I am interested inhaving a breast lift with breast augmentation. I am a 36DD with severe drooping now. I want to be a 36DDD after surgery. Doctors have recommended the anchor lift with augmentation. I consulted with one doctor who said the same, but also said I'm a candidate for a technique which I will only have a horizontal scar under my breast and around the areola. He said my breast will be nicely shaped and the lift will be good, with NO VERTICAL SCAR. What's this technique called and do any doctors from RealSelf perform this with augmentation?
Breast Lift Technique with Scar Under Crease and Around Areola?
Doctor Answers 17
Why the Verticle scar is necessary sometimes in a breast lift.
Thank you for your question.
In order to best understand what a breast lift does, I often use the anology that in advanced cases of ptosis (or breast "droop/sag") that the procedures primary effect is to re-cone the breast.
A youthful breast is more cone like, or "perky".
As one ages, breast feeds, weight fluctuations, etc, the breast loses that shape and begins to flatten, and in some cases hang low.
The key to reconing a breast is the vertical incision. In some advanced cases, the lower, or infra-mammary incision is also needed. This is either a Verticle lift, or inverted T lift.
The nipple lift is more related to positioning the Nipple/Areolar complex (NAC), but will not be adequate to significantly lift the breast tissue.
I hope this helps,
Sergio Pasquale Maggi, MD, FACS
Austin Plastic Surgery Center
Breast lift possible
I would need to examine you to give you a definite recommendation. As you may know, there are four types of mastopexy: 1) Periareolar, 2) Circumareolar (donut), 3) Circumvertical (lollipop), 4) Wise-pattern, full lift (Anchor). Depending on the degree of ptosis (sagging), you will need different types of mastopexy. In general, as one needs more lift, the scar pattern becomes more complex. Please visit with a board-certified plastic surgeon so that she/he can evaluate you and review the options for you.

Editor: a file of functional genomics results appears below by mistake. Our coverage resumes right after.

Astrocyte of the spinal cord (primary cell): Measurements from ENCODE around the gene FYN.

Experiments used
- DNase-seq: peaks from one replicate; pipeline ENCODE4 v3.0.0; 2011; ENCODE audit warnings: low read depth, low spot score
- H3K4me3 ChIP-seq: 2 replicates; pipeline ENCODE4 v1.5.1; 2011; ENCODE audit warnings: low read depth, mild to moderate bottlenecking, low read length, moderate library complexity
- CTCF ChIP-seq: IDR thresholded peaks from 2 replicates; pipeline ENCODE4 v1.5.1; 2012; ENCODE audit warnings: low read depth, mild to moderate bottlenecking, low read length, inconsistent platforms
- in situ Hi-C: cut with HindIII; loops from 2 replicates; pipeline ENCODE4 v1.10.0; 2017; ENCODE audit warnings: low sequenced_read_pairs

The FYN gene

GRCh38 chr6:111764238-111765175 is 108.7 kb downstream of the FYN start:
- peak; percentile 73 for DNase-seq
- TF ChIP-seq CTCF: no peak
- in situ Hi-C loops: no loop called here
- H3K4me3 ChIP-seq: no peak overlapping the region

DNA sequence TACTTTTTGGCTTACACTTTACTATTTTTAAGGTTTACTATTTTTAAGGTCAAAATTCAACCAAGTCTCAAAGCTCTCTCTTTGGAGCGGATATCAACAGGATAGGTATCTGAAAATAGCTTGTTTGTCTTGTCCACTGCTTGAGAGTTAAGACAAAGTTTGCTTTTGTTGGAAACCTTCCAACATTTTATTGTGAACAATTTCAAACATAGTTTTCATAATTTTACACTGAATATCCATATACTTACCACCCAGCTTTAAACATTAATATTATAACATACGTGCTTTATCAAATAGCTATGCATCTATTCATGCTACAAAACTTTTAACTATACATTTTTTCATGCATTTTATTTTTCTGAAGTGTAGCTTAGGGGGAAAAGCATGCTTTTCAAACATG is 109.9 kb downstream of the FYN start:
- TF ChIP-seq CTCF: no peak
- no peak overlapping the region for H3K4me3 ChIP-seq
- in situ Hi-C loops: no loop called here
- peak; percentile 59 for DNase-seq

36DD lift or reduction?
Thanks for your question. You would be a great candidate for either a reduction or a lift. Without a vertical incision its hard to adequately shape the breast. If you like your general size then a lift would be the procedure of choice and you would loose very little volume. The best way to evaluate ptosis (sag) is by physical exam but a picture can give a preliminary idea. The best picture is a side profile. In general breast lifts are done to not only raise the nipple but also to make the areolar/nipple complex smaller and raise the breast tissue to a more natural youthful position. Of course, the key to a great breast lift is patient selection and technique selection. Areolar lifts are generally good for women with good skin quality, breast tissue reasonably placed and a nipple/areola that are sagging no more than 2 cm. Once the breasts sag past that point, it is necessary to perform a lollipop lift which not only repositions the sagging breast tissues but also the nipple and areola. The final and most aggressive lift is an anchor lift which places both a vertical and horizontal incision. Again the determinant is the degree of sagging, skin quality and amount of breast tissue. Last, if there is a deficiency in breast tissue, an augmentation can be done either together with the lift or as separate procedures. Make sure you visit with a board certified plastic surgeon get get specifics on your situation.